That was four years ago. Now, with Joanne’s help, guests gather at her home ready to make their own jelly that will last until the next fall party.

But for the nearly 15 neighbors and friends that gathered for the pomegranate jelly-making affair, the day of jamming is just another way for Hal and Joanne to bring the San Tomas neighborhood together.

Community Seeds

Although the pomegranate fruit is a new diversion for the Carrolls, it’s one of the oldest fruits known to man. A native of Persia, the fruit was brought to California by Spanish mission priests and has been noted by Homer, Shakespeare and Chaucer.

Historically, the pomegranate can be found throughout biblical texts, and in the Jewish faith is a symbol of fertility, bounty and eternal life. Mohammad, the founder of Islam believed the fruit destroyed envy and hatred. Later, the Italians considered it a royal fruit.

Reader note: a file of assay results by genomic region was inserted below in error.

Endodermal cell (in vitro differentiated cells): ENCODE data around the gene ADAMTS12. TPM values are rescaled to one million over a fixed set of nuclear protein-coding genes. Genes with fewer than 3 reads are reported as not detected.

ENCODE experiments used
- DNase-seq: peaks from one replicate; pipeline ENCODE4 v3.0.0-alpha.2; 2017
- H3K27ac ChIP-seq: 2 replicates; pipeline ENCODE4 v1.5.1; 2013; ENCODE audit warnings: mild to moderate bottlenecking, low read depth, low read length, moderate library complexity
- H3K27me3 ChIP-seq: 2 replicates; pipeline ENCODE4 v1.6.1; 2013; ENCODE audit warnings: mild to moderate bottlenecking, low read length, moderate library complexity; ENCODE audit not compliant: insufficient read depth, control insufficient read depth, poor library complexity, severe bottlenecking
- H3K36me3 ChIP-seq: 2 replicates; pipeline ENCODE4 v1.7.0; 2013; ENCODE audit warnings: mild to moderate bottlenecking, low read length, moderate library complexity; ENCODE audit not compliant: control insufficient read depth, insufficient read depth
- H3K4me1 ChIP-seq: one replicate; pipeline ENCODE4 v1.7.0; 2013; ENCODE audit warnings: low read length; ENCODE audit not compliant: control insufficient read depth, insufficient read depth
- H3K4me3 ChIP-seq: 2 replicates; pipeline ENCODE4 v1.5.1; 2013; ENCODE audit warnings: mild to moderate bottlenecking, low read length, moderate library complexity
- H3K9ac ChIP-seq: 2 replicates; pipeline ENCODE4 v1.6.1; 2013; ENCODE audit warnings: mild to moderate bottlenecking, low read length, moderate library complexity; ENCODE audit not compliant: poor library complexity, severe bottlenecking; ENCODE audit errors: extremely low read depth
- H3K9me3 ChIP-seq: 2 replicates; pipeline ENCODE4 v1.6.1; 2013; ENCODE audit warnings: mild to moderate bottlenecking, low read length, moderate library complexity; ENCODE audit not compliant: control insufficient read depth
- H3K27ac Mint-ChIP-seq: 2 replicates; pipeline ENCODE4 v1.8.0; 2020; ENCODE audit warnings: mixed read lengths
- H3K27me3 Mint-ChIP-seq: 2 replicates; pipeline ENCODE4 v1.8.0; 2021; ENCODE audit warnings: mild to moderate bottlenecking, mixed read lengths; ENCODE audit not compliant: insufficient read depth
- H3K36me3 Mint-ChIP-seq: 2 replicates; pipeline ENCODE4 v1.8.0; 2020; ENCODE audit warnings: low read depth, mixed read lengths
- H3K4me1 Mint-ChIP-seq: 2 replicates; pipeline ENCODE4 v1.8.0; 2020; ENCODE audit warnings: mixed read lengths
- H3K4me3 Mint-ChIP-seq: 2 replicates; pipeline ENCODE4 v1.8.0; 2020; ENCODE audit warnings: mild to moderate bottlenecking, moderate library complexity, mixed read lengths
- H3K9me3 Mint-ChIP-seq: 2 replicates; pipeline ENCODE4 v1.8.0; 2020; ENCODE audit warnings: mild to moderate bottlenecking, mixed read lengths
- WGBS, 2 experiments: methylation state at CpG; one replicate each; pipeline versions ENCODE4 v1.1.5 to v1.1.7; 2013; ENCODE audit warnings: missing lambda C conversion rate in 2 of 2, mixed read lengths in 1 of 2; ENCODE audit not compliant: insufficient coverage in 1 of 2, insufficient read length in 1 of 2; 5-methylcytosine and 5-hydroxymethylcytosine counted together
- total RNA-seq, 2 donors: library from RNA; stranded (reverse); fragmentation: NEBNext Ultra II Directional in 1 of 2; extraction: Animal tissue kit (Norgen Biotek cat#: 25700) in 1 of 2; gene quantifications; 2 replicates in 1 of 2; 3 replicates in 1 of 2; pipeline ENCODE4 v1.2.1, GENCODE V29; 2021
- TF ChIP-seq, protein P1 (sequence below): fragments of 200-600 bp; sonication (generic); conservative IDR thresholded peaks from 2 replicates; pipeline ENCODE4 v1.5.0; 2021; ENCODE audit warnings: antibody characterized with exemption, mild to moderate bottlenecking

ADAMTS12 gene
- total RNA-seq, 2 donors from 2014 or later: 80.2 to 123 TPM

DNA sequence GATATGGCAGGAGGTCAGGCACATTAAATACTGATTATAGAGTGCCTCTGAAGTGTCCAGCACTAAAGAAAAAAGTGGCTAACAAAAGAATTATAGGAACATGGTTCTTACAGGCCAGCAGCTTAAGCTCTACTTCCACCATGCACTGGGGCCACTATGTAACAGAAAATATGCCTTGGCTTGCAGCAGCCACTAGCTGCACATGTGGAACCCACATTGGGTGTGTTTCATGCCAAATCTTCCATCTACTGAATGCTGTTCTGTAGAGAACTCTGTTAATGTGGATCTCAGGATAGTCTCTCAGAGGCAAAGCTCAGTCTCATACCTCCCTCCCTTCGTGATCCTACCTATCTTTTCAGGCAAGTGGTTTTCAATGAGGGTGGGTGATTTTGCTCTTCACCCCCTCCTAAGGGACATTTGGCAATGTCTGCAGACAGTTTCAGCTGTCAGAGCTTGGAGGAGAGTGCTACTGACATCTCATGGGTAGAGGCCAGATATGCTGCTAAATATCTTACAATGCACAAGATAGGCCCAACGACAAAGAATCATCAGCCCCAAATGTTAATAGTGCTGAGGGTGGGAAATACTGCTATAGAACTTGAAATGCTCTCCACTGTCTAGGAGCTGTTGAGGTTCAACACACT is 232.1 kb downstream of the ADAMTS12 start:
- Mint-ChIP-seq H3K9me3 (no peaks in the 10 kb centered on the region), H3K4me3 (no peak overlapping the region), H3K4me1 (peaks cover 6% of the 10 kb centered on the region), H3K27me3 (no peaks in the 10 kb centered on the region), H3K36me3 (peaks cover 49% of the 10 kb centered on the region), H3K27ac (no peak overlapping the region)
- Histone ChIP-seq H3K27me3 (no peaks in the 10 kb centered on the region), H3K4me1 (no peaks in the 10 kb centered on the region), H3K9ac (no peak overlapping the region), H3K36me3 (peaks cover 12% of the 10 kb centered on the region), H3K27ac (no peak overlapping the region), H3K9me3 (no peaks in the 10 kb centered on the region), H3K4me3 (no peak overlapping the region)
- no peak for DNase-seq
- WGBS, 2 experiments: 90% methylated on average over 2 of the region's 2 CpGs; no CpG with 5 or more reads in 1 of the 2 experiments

Some biblical researchers even speculate it was the pomegranate, or seeded apple, that was the true fruit that tempted Adam and Eve and lead to their expulsion from the Garden of Eden. Similarly, in Greek mythology, when Persephone swore off food while captive in Hades, the goddess of spring and fruit could not resist the pomegranate. According to the myth, the goddess spit out all but six seeds, each seed symbolizing a month she would spend away from the harvest, creating the annual harvest cycle.

Today, the pomegranate has been dubbed the most labor intensive fruit because of its leather skin and numerous seeds. And while Joanne has recruited help in making the jelly, much of the heavy lifting is done beforehand.